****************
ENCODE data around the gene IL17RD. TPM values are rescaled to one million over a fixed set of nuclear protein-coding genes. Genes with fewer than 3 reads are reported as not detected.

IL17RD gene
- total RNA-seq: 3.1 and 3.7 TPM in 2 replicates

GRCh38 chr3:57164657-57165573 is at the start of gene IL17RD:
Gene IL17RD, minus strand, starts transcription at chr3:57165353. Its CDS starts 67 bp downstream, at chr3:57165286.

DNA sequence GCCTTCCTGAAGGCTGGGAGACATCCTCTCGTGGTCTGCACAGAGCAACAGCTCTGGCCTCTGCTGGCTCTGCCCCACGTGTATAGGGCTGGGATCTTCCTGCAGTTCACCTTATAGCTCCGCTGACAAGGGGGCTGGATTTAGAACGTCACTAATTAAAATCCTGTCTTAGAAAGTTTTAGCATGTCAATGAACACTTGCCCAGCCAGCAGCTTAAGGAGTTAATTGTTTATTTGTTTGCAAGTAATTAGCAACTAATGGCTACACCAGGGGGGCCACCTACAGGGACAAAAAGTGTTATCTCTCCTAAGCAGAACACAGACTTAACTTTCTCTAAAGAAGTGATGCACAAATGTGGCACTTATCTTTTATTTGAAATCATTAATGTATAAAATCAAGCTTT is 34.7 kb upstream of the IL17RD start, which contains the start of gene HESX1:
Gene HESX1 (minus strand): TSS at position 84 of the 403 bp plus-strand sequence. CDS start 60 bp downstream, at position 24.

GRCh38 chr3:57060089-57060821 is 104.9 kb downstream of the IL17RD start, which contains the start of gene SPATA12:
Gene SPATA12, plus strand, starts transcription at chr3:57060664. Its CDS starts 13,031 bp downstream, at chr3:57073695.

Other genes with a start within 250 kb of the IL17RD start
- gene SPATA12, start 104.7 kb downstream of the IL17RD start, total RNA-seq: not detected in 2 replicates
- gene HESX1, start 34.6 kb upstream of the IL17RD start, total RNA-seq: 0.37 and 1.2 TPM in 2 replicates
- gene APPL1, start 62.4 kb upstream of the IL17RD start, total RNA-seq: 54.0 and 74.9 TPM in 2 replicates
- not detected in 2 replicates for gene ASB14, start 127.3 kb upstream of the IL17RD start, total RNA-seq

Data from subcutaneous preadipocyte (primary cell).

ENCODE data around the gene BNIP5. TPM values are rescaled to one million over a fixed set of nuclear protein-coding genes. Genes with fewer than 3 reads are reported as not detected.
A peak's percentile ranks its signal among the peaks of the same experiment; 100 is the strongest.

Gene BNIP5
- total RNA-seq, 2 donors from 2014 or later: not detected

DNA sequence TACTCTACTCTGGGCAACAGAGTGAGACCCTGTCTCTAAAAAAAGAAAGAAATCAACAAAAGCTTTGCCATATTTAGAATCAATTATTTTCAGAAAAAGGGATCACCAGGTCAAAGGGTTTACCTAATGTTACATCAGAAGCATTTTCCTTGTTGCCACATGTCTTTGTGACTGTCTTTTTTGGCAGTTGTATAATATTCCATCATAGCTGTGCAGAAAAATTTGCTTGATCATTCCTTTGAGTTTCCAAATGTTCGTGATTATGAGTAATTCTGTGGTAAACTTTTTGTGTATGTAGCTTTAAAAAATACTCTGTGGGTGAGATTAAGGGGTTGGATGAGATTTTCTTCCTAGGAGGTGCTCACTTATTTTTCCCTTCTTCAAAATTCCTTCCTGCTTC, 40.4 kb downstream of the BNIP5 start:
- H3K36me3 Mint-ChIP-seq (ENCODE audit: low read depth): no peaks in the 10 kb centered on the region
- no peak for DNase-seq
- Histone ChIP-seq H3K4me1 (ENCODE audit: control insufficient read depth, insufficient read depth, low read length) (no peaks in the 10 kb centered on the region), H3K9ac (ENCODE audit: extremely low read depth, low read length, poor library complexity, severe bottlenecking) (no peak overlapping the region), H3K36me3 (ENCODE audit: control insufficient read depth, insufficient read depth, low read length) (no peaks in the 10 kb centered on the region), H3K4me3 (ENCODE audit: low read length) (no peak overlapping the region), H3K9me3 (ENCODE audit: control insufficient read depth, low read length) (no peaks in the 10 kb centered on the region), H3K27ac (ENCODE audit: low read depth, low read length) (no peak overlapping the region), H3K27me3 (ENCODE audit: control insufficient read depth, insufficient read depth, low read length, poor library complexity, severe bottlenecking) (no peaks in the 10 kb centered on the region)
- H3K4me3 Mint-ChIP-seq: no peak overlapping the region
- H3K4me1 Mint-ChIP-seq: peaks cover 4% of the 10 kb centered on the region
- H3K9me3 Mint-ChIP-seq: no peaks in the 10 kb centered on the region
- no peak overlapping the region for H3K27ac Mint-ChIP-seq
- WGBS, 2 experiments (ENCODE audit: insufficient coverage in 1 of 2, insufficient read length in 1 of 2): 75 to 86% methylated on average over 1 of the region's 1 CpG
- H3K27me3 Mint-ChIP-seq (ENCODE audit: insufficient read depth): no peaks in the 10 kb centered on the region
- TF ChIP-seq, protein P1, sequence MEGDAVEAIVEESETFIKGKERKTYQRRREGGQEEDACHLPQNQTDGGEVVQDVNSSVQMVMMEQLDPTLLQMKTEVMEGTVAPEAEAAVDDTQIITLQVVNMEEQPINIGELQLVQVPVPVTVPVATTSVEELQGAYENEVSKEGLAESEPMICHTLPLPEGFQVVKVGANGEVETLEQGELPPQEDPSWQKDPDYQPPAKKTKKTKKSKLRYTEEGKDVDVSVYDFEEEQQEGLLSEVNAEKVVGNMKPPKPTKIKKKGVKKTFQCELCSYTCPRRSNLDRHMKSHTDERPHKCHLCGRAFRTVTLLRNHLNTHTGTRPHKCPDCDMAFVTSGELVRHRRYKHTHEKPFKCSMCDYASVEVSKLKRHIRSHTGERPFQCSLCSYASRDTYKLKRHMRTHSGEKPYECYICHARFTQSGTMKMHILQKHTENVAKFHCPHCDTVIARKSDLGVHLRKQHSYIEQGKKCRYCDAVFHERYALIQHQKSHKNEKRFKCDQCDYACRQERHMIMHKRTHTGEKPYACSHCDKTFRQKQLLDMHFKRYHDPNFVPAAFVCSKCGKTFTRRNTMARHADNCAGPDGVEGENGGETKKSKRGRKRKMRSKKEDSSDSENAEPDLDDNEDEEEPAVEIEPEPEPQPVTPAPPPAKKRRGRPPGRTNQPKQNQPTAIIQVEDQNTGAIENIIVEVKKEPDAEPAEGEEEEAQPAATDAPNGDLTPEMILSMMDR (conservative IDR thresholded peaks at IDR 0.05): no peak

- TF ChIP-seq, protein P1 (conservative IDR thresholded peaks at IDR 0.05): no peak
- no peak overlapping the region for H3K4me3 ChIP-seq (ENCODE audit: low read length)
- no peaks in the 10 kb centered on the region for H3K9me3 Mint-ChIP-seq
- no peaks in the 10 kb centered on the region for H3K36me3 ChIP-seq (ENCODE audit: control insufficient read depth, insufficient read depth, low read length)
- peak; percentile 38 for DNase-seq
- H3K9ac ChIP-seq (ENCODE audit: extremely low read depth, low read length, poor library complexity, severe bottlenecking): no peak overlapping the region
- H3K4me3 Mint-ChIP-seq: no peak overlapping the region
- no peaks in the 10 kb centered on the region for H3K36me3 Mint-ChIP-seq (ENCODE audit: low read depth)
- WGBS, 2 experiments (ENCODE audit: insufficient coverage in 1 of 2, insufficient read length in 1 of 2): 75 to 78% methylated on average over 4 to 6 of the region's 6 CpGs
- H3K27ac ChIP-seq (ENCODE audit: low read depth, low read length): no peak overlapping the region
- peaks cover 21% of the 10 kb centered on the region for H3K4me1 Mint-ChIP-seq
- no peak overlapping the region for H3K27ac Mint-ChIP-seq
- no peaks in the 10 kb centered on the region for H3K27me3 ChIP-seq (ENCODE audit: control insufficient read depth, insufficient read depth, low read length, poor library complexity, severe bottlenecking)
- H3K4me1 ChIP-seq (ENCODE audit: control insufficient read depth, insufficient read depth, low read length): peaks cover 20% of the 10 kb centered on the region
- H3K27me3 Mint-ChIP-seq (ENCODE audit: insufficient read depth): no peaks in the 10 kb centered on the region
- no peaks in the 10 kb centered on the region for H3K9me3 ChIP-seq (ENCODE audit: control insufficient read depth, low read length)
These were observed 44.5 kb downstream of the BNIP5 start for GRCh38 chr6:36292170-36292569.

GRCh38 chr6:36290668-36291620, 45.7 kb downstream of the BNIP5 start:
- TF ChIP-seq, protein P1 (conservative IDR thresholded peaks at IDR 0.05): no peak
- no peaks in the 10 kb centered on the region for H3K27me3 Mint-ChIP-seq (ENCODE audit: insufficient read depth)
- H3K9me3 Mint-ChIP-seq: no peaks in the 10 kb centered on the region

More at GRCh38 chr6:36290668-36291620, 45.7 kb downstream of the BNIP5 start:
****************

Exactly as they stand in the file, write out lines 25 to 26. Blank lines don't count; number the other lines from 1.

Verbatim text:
- H3K4me1 Mint-ChIP-seq: peaks cover 4% of the 10 kb centered on the region
- H3K9me3 Mint-ChIP-seq: no peaks in the 10 kb centered on the region